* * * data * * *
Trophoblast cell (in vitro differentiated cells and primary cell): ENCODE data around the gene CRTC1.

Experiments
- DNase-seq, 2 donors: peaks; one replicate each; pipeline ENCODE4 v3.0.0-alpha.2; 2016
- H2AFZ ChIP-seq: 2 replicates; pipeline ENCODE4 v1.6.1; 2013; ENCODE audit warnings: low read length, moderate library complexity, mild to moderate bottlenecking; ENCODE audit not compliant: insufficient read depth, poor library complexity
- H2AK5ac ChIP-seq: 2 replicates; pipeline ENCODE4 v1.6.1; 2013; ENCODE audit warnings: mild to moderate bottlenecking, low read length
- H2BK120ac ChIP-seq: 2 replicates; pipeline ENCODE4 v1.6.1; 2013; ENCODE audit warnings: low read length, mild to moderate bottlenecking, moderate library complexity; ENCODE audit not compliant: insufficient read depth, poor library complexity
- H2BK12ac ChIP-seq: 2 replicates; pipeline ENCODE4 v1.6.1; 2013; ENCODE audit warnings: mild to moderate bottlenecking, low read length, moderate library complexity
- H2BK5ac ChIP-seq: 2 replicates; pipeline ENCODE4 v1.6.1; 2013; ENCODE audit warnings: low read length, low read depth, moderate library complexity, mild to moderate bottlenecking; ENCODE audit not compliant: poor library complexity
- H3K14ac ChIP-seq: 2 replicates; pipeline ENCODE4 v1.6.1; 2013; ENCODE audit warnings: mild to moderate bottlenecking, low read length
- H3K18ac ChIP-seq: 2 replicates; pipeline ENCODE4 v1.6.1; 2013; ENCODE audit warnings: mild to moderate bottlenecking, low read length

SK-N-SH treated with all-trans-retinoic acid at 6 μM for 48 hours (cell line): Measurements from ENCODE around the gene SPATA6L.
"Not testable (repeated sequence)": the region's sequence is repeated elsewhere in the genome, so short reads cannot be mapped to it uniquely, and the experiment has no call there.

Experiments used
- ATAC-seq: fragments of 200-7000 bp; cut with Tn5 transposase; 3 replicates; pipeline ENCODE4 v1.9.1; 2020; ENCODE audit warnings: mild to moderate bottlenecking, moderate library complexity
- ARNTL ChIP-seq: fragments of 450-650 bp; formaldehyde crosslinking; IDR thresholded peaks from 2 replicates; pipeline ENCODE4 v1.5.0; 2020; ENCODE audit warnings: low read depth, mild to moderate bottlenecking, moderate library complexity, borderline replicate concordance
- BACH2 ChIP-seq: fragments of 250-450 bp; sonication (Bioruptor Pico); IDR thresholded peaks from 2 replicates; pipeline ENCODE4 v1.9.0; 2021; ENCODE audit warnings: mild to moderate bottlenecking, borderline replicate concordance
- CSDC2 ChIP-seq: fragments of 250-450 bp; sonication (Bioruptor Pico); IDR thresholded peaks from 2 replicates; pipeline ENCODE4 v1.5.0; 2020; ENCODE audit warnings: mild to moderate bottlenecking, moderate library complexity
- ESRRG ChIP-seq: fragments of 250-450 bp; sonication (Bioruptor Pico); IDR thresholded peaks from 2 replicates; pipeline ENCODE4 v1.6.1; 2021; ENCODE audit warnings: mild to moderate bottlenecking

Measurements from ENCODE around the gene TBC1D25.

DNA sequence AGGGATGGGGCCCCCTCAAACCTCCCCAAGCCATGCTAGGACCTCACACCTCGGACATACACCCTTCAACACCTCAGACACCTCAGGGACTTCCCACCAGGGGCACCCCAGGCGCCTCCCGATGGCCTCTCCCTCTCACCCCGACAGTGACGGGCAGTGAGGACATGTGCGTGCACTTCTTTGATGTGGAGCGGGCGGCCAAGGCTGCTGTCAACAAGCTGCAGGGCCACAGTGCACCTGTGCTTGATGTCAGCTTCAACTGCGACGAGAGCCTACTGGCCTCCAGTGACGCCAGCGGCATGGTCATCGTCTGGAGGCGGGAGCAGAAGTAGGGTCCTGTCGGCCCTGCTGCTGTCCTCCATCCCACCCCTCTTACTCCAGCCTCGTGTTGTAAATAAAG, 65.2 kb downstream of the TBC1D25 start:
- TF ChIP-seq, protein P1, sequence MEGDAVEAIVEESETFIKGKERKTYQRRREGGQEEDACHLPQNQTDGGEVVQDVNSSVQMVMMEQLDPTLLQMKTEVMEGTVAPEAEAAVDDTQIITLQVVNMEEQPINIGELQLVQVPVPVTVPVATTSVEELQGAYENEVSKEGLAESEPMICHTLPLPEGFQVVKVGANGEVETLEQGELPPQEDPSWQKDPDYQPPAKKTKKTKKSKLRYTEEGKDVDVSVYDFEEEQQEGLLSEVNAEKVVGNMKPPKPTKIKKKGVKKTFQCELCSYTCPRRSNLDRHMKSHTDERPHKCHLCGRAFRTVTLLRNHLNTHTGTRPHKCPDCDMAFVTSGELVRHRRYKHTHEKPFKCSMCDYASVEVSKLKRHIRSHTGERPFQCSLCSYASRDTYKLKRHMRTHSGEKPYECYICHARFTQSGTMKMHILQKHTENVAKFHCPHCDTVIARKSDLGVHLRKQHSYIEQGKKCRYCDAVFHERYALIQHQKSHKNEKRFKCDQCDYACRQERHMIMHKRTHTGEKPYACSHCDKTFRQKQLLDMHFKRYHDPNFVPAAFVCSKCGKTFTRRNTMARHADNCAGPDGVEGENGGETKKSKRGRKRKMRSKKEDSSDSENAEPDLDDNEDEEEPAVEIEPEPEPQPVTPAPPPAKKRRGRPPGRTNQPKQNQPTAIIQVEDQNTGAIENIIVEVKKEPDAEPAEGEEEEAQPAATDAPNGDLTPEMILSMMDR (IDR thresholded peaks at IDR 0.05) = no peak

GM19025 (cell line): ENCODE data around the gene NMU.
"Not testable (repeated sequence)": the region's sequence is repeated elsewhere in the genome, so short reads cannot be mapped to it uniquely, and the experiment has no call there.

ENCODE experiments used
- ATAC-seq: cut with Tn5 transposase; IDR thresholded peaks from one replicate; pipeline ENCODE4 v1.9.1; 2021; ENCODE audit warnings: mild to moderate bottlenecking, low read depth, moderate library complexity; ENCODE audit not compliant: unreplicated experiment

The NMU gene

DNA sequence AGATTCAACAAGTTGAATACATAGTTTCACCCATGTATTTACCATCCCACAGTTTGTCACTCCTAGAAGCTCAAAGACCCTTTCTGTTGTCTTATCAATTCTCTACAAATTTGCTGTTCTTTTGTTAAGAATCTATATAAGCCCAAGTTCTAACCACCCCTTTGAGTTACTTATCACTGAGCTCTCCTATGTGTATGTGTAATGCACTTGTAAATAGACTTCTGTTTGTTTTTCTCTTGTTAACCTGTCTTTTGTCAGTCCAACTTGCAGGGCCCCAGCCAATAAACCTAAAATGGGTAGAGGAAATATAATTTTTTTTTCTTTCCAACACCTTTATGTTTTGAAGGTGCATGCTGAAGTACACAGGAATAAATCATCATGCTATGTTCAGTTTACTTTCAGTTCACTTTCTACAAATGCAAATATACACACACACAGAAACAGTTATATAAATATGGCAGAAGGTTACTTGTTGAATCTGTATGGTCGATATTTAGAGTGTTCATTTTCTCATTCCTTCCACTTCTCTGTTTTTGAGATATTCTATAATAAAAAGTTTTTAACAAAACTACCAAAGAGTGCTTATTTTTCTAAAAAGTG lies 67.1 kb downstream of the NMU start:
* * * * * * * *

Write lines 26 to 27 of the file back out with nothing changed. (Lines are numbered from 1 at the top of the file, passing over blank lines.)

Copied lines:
The NMU gene

DNA sequence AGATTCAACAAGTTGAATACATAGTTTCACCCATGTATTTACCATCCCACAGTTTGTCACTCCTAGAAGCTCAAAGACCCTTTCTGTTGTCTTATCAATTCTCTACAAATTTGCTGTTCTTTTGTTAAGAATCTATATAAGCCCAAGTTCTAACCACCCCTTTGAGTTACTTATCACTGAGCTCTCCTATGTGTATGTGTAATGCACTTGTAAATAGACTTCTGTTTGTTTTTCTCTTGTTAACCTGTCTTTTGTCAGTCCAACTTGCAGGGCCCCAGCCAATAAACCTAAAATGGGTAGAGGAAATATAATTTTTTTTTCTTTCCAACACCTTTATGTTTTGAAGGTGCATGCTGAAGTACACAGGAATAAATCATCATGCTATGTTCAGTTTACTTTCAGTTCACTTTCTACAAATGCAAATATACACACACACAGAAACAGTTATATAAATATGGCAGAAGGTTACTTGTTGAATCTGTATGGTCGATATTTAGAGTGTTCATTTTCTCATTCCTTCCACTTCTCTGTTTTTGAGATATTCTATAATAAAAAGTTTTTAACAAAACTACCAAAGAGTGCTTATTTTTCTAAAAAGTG lies 67.1 kb downstream of the NMU start: